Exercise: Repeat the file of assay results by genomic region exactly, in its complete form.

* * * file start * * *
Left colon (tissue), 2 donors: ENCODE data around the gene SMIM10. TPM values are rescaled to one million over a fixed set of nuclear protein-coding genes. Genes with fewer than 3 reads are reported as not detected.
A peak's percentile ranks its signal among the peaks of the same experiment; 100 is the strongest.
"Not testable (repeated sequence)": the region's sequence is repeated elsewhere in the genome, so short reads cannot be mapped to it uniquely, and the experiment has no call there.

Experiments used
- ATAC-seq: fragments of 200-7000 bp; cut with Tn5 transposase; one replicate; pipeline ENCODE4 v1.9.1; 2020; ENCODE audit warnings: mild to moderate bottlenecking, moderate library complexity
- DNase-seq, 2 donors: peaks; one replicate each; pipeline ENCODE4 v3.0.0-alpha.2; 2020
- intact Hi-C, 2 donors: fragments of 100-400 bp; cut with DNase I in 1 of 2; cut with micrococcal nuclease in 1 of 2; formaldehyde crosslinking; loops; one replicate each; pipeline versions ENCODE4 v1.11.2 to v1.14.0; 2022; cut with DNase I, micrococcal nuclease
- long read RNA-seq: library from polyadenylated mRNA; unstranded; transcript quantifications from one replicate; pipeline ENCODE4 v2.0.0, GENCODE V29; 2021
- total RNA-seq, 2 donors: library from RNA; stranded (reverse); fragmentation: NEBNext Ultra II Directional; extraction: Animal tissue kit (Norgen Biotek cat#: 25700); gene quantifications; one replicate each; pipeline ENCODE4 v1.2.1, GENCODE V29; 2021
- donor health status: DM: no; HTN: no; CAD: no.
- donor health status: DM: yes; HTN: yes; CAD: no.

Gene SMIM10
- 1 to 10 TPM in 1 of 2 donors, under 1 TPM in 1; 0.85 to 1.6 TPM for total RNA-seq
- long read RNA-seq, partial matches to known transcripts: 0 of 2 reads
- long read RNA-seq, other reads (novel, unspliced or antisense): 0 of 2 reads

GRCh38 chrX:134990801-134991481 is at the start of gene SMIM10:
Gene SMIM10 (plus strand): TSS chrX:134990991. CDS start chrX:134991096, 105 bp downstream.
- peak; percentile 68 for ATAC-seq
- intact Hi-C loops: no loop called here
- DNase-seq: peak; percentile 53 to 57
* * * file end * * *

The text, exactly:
Left colon (tissue), 2 donors: ENCODE data around the gene SMIM10. TPM values are rescaled to one million over a fixed set of nuclear protein-coding genes. Genes with fewer than 3 reads are reported as not detected.
A peak's percentile ranks its signal among the peaks of the same experiment; 100 is the strongest.
"Not testable (repeated sequence)": the region's sequence is repeated elsewhere in the genome, so short reads cannot be mapped to it uniquely, and the experiment has no call there.

Experiments used
- ATAC-seq: fragments of 200-7000 bp; cut with Tn5 transposase; one replicate; pipeline ENCODE4 v1.9.1; 2020; ENCODE audit warnings: mild to moderate bottlenecking, moderate library complexity
- DNase-seq, 2 donors: peaks; one replicate each; pipeline ENCODE4 v3.0.0-alpha.2; 2020
- intact Hi-C, 2 donors: fragments of 100-400 bp; cut with DNase I in 1 of 2; cut with micrococcal nuclease in 1 of 2; formaldehyde crosslinking; loops; one replicate each; pipeline versions ENCODE4 v1.11.2 to v1.14.0; 2022; cut with DNase I, micrococcal nuclease
- long read RNA-seq: library from polyadenylated mRNA; unstranded; transcript quantifications from one replicate; pipeline ENCODE4 v2.0.0, GENCODE V29; 2021
- total RNA-seq, 2 donors: library from RNA; stranded (reverse); fragmentation: NEBNext Ultra II Directional; extraction: Animal tissue kit (Norgen Biotek cat#: 25700); gene quantifications; one replicate each; pipeline ENCODE4 v1.2.1, GENCODE V29; 2021
- donor health status: DM: no; HTN: no; CAD: no.
- donor health status: DM: yes; HTN: yes; CAD: no.

Gene SMIM10
- 1 to 10 TPM in 1 of 2 donors, under 1 TPM in 1; 0.85 to 1.6 TPM for total RNA-seq
- long read RNA-seq, partial matches to known transcripts: 0 of 2 reads
- long read RNA-seq, other reads (novel, unspliced or antisense): 0 of 2 reads

GRCh38 chrX:134990801-134991481 is at the start of gene SMIM10:
Gene SMIM10 (plus strand): TSS chrX:134990991. CDS start chrX:134991096, 105 bp downstream.
- peak; percentile 68 for ATAC-seq
- intact Hi-C loops: no loop called here
- DNase-seq: peak; percentile 53 to 57